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Begins: Apr 1, 2008
Date: Wed, Jul 2nd, 2008
Start: South of Glen Pass
End: North of Lake Marjorie
Daily Distance: 18
Trip Distance: 2,341.2
Entry Visits: 402
Journal Visits: 73,681
Guestbook Views: 3,717
Guestbook Entrys: 9
Glen Pass to Lake Marjorie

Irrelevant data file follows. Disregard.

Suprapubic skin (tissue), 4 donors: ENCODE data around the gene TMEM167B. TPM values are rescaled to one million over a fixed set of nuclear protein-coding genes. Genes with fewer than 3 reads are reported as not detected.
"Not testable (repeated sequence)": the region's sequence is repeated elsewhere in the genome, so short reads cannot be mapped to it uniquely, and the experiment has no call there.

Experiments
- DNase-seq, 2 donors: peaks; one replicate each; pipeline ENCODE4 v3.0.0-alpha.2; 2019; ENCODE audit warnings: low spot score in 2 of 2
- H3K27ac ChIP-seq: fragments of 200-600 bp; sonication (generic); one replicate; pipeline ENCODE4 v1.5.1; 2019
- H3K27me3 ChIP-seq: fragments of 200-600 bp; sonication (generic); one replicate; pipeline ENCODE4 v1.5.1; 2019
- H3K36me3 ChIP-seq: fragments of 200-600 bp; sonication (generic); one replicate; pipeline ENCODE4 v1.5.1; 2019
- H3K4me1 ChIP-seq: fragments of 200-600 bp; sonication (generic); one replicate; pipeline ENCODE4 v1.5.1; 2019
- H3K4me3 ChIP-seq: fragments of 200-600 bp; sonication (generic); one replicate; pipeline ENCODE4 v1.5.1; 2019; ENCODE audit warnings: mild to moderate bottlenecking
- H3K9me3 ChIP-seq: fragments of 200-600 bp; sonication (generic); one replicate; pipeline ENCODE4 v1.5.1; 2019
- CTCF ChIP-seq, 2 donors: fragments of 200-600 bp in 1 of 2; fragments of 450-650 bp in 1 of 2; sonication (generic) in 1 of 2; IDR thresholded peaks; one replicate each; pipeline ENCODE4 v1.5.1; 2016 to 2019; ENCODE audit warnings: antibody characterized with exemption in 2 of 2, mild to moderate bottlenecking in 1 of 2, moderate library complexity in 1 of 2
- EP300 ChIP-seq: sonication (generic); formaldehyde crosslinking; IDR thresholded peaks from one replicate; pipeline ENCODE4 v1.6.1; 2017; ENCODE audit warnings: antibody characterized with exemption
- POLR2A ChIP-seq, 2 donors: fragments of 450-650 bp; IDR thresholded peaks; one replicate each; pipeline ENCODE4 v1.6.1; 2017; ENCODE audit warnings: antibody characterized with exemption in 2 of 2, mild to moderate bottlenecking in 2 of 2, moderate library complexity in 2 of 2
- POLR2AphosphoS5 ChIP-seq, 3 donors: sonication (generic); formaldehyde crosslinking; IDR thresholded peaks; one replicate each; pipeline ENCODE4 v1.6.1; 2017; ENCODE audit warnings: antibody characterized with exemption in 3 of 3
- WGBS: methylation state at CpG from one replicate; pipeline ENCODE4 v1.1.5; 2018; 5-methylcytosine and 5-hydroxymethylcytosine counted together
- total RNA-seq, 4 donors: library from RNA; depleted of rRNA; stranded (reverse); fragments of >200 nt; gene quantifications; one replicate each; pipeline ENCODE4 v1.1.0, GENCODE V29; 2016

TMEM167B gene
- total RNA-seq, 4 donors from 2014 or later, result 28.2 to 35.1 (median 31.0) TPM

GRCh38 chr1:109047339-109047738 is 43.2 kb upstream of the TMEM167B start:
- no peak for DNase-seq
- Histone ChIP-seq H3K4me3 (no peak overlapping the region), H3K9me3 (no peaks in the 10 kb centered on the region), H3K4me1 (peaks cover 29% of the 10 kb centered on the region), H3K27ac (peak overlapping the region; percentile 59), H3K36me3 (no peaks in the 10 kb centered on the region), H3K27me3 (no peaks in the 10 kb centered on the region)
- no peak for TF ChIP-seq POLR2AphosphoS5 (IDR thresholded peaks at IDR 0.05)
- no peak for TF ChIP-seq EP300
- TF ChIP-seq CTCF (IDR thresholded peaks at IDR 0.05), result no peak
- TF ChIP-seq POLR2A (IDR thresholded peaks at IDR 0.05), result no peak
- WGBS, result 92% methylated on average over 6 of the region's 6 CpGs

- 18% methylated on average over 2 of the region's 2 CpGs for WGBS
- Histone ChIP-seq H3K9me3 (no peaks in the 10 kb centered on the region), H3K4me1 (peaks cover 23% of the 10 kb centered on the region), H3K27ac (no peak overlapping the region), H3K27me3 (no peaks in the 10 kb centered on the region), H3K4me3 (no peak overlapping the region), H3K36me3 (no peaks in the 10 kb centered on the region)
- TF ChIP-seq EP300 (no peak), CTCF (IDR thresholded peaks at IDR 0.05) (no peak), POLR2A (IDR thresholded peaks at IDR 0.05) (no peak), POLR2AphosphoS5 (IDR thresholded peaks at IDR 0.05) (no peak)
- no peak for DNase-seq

When I got up at 4:40 I quickly got ready, deciding to skip breakfast and eat later. I was on the trail shortly after 5:30. It was very peaceful and the birds were singing. The soft light of dawn added coolness to the already cool air and walking was very pleasant. There was smoke in the early morning air, but it would disappear as the day wore on. The climb was fairly steep and soon I saw an increasing number of snow patches many of which I had to cross on fairly steep and scary slopes. The snow was perfect for walking on—not so hard it wouldn’t provide traction but not so soft that it wouldn’t bear my weight. As I came over the top of Glen Pass, predictably, I found more snow on the North side. Fortunately, when the trail is invisible going downhill, it is easier to find the way than going up hill because for the most part you can look down on the area that you need to traverse and any hint of tracks or trail is easier to find. I had been hiking three or four hours when I saw the first group of people coming up the mountain. They thought they had an early start and looked very surprised to see me coming down. I was glad that I had the mountain to myself—it’s hard to describe the feeling of being totally alone in such a wild and wonderful place.